To further flavor the ice cream I used a few drops of creme de menthe flavoring oil, but you could use straight up creme de menthe (available in liquor stores) as well. Go easy on it, the last thing you want is ice cream that tastes like mouthwash.
Such is life.
If you think this ice cream is pretty fantastic as is, just wait until you see what I did with it (you know, other than stuffing my face). It’s worth the wait, I promise.
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We’re slowly getting back into the swing of things. Cooking like normal people again (you know, instead of eating dinner for brunch and dessert for dinner and the like). It feels like ages since I’ve been able to flip through a mouth-watering glossy and know I actually have time to try some of the recipes. At the same time, we’re so burnt out on dishes and more dishes that we’re not in the mood for anything fussy or complicated.
Regardless, we have no more excuses for not using up all our CSA squash. It’s been abundant, yet still reasonable this year, and we’ve been doing pretty darn good at not wasting it despite everything else on our plate.
This recipe is a quick and flavorful way to use up an otherwise unassuming gourd. Simply baked with a slathering of marinara sauce, a sprinkling of cheese, and topped with crispy toasted garlic breadcrumbs (perhaps the best part of the entire thing). It’s like a deconstructed eggplant parmesan… but with squash (although you could very well use eggplant, or even zucchini or any other squash for that matter).
So much of what we cook is out of pure necessity, and this recipe is no exception. From a drawer full of squash, a half jar of unused marinara sauce, and a wedge of forgotten cheese, and suddenly we had a delicious and satisfying dinner. A dinner we enjoyed so much, in fact, that we’ve made it two more times since.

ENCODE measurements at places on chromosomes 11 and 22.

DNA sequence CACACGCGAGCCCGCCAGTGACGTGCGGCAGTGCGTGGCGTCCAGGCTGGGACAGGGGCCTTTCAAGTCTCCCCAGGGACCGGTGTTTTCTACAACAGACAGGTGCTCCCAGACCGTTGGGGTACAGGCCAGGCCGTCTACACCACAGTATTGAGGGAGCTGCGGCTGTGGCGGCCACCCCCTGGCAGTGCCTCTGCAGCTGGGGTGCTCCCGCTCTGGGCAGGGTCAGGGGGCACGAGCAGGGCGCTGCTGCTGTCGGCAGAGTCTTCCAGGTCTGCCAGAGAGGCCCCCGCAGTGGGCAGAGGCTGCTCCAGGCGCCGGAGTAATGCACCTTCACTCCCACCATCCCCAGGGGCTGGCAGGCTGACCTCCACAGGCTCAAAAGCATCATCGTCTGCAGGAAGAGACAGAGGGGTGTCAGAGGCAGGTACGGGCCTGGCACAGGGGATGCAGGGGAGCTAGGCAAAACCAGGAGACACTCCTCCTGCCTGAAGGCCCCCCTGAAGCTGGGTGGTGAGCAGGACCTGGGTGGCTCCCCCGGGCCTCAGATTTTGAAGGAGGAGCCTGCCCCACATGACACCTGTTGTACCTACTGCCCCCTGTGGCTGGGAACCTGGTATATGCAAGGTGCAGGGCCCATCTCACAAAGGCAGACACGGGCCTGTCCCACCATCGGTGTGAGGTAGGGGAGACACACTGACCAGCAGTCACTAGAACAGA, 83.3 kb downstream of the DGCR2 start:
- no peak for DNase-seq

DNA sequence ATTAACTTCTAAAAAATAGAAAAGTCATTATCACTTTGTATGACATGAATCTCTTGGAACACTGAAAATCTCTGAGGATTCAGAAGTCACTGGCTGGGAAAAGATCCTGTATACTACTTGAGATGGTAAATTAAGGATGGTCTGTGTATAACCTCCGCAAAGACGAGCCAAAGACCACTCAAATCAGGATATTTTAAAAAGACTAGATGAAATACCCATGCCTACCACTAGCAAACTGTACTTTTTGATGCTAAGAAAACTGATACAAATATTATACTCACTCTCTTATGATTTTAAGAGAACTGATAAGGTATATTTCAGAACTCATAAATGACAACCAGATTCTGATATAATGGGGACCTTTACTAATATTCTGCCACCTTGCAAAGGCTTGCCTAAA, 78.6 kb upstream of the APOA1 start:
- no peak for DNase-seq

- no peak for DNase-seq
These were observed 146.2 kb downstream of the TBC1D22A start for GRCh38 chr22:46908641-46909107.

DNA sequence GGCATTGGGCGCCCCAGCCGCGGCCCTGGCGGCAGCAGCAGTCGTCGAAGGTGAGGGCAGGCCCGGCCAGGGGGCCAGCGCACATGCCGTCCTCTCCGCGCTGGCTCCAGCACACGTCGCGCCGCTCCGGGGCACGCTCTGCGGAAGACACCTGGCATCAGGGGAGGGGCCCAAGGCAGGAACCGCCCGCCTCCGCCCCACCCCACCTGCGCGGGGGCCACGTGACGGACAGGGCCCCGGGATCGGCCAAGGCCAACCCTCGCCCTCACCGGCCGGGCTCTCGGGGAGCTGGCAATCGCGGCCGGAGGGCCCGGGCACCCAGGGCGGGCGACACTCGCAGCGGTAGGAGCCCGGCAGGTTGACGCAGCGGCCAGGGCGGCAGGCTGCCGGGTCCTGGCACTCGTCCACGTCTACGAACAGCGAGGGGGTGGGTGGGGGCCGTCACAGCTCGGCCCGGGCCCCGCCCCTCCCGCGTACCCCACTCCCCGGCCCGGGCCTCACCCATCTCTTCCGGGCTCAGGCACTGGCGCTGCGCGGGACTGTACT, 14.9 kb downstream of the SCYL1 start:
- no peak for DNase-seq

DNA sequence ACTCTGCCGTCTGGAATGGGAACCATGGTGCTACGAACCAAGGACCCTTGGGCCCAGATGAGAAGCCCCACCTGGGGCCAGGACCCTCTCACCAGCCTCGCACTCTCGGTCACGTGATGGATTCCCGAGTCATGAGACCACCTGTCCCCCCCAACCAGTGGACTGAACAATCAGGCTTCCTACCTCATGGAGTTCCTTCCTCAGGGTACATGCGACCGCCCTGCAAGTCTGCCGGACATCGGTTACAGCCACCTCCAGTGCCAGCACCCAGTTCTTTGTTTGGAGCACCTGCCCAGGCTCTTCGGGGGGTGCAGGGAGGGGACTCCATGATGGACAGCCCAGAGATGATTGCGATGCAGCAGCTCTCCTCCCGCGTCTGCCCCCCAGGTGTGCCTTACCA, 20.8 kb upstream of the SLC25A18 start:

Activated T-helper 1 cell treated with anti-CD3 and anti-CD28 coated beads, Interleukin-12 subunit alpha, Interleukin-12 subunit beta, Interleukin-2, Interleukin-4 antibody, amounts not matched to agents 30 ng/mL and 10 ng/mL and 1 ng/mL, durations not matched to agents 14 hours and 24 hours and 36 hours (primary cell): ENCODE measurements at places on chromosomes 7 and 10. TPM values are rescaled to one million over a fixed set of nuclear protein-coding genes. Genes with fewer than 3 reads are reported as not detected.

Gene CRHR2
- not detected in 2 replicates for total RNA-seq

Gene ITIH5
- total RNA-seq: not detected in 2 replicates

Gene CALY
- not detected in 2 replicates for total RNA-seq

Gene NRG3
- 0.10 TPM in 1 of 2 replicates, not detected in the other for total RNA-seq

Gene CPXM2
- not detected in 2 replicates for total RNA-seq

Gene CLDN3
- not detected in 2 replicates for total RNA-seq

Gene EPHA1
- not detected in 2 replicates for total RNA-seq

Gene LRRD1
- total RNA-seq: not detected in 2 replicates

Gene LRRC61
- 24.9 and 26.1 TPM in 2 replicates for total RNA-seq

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I’ve said it before and I’ll say it again. There are few things that can compare to the Tennessee tomato. It’s one of the few things that makes the heat and humidity of summer bearable.
So much of our lives are spent waiting. Waiting for the weekend. Waiting for the next paycheck. Waiting for the fall and cooler weather.
But what if you just took a breath, forced yourself to slow down, to appreciate what you have in this very moment.
It’s not hard to do when you’re savoring the perfect simplicity of this tomato sandwich. No amount of heat can ruin the fact that this moment is pretty darn spectacular.
I’d argue that there is no more perfect lunch. Lightly toasted bread spread with tangy goat cheese, topped with slices of juicy heirloom tomatoes, and dotted with slices of briny kalamata olives and ribbons of fresh basil.
You could use mozzarella cheese. You could add garlic and capers or a drizzle of balsamic vinegar. The only critical element is the tomato: it must be one of those tomatoes that makes your eyes roll back in your head. The kind you’d bite in to like an apple if no one was watching. Homegrown. Perfectly ripe. Gnarly and wrinkly and ugly in its beauty. Red, green, yellow, purple, or orange or any shade in between. Maybe you grow them in your backyard (color me green with envy) or maybe you buy them at your local farmer’s market. Either way, this sandwich can only be as extraordinary as the tomato it showcases.